"I opened with Obama and closed with Martin Luther King to show that there has been progress but there are still fights to be fought," he says. "The wounds of the Civil War are not healed yet, especially in terms of race - the 'us versus them' spirit is still alive."

It's this polarisation of political thought that Grahame-Smith finds dispiriting about contemporary America. He grew up in Connecticut, and recalls people being passionate about their beliefs but respecting opposing views. Now, he says, everyone is required to pick a side. "The middle ground has shrunk in this ­country. What's missing is civility."

Many of the skilfully interwoven historical facts in Abraham Lincoln: Vampire Hunter will be lost on New Zealand readers - for example, few of us will have even heard of Jefferson Davis, President of the Confederacy, let alone feel any sort of frisson at the discovery he was in league with a particularly vicious mob of Southern vampires - yet the story works brilliantly as a bloodsucker-themed thriller.

Literary mash-ups have been good to Grahame-Smith, but he thinks the genre has nearly had its day. It's a fair comment, given that latest efforts - which include Android Karenina and Queen Victoria: Demon Hunter - seem to be pushing the envelope well beyond its natural boundaries.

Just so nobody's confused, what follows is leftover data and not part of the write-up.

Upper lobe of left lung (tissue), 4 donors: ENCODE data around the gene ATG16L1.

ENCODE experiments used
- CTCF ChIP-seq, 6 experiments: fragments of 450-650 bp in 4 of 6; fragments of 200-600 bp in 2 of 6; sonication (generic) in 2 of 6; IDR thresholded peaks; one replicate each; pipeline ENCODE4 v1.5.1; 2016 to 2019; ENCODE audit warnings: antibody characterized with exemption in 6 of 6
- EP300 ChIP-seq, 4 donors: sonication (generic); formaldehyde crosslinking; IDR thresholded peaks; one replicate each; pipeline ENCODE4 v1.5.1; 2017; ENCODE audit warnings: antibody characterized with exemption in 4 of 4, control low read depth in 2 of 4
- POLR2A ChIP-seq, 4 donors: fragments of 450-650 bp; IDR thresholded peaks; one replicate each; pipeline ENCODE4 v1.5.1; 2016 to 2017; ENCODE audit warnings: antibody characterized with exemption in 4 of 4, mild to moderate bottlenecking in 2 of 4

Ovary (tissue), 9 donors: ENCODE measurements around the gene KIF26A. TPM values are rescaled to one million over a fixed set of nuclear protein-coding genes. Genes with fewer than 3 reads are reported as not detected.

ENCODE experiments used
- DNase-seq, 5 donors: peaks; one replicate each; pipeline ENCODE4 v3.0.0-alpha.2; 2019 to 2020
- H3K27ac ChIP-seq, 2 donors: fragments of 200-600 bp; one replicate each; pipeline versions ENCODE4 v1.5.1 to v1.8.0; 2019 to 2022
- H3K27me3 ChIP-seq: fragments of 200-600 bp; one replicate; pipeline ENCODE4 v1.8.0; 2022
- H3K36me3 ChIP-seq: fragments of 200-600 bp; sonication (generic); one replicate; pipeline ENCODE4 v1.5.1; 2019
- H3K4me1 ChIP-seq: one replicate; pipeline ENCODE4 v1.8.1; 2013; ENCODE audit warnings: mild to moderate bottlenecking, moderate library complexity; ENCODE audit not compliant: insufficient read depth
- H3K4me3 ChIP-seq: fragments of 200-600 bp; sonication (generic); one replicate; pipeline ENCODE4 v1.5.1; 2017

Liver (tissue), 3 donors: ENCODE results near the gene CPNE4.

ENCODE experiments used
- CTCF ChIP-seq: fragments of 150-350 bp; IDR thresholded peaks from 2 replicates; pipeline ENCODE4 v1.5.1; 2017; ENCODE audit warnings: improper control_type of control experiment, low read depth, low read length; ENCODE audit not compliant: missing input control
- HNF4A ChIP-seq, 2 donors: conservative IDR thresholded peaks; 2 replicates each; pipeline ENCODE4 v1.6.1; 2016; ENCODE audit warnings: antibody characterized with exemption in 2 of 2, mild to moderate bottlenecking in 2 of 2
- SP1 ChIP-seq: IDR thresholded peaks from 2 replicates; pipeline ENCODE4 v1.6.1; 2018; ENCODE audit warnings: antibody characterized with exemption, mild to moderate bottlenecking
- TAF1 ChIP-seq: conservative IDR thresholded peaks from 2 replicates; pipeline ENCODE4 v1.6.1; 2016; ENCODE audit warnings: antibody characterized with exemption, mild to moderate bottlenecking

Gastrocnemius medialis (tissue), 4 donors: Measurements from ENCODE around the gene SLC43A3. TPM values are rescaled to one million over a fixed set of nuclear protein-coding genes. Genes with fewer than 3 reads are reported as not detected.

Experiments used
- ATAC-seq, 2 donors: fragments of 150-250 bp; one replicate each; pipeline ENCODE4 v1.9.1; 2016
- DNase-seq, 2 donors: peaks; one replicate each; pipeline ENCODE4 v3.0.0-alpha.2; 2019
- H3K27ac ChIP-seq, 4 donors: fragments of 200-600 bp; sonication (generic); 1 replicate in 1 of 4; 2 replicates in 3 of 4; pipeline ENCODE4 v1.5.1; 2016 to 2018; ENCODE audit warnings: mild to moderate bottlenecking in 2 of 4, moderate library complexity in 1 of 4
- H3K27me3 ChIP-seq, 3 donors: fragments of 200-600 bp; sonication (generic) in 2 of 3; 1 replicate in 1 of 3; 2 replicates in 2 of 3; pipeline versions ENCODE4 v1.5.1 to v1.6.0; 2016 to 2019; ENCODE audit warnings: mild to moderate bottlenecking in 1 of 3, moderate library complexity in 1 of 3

"I don't see the mash-up genre being as popular forever as it is now. I was lucky enough to be one of the first guys in the door, and I don't want to be one of the last guys out," he says. (Grahame-Smith may be done with literary mash-ups, but perhaps his success will encourage New Zealand writers to experiment with the form. Once Were Werewolves, anyone? A Troll in My Father's Den?)

In addition to working on a screenplay of Abraham Lincoln: Vampire Hunter, ­Grahame-Smith is planning a non-mash-up novel, preparing for the premiere of his TV show and waiting for the film version of Pride and Prejudice and Zombies, which stars Natalie Portman as Elizabeth. Oh, and he has a 17-month-old baby, too. Far from returning to normal, says Grahame-Smith, life is getting even crazier. "I feel like I'm standing on top of a snowball. It's rolling down the mountain and I'm just trying to keep my balance."